Ian’s Bird of the Week – Greater Sooty Owl ~ by Ian Montgomery
Newsletter ~ 3/19/15
Here is the belated and sought-after bird of the week after a great trip to Victoria. I’ve been unwell since my return a week ago, but things are fine now and the wheels of my life are turning again.
Your spiritual support and goodwill have done it again, so it’s another mission accomplished, though in English this time (having been Catalan and Spanish in the past). Actually, most credit should go to my sharp-eared, sharp-eyed, knowledgeable and passionate birding friends. With their hard work, the track record for target species in East Gippsland during our stay was fantastic. We went searching for owls on each of the three nights. The first night, we heard both Greater Sooty and Masked Owls – and the sharpest-eyed of the group saw a Masked Owl in flight. On the second night, at a different site we heard another Sooty Owl and eventually caught sight of it flying among the tall trees of the forest. It then flew over us and perched on a dead limb in the open high above us.
I got only this photo, discarding a second out of focus one. For the technically minded, I used manual focussing – it was too distant and the light and contrast too faint for auto focus – and guessed an exposure of 1/80sec at f5.6 and 1600 ISO using the 100-400mm zoom. As the passionate/obsessive birder would understand, it was worth travelling to Victoria for this one photo and, having taken it, misión completa (I have liked it in Spanish since finding the Resplendent Quetzel in Costa Rica in 2010) I was free to relax and enjoy whatever other gems came our way. In fact, one such, this Yellow-bellied Glider. sailed over our heads and landed in a nearby tree while we were trying to locate the calling Sooty Owl.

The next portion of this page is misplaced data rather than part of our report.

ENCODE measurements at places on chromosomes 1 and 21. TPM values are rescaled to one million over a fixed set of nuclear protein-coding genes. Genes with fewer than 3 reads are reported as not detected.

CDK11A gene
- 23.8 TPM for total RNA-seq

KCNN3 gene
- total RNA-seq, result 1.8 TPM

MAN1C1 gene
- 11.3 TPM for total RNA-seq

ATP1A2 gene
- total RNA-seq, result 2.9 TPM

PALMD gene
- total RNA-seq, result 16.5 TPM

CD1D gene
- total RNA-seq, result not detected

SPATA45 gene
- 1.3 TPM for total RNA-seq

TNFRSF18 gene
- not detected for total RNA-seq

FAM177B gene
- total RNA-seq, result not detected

These are fantastic, long-tailed, wrist-winged relatives of possums (the Striped Possum of Northeastern Queensland is in the same family, the Petauridae) and the Yellow-bellied can glide up to 150m/400ft. It is rabbit-sized with a huge bushy tail that it presumably uses as a rudder in flight. They’re called wrist-winged, to distinguish them from elbow-winged like the Great Glider, and if you look carefully in the photo you can see the black edge of the membrane attaching to the little finger of the left hand. This proved to be diagnostic as we were unsure of both its identify and of whether the large possum-like animal on the tree was the same creature as the pale form that glided over us.
They are reasonably common in suitable old growth forest in eastern Australia, though the northern race regina has a very restricted range in northeastern Queensland and is threatened by logging. Quite coincidentally, I received a request yesterday to support a petition to prevent the transferring of Tumoulin Forest Reserve near Ravenshoe to State Forest so that logging can resume. The petition is aimed directly at protecting the Yellow-bellied Glider, and if you think, like I do, that downgrading the status of nature reserves is disgraceful, then we should support it: http://www.thepetitionsite.com/851/727/614/protect-rare-possum-habitat-from-senseless-logging/.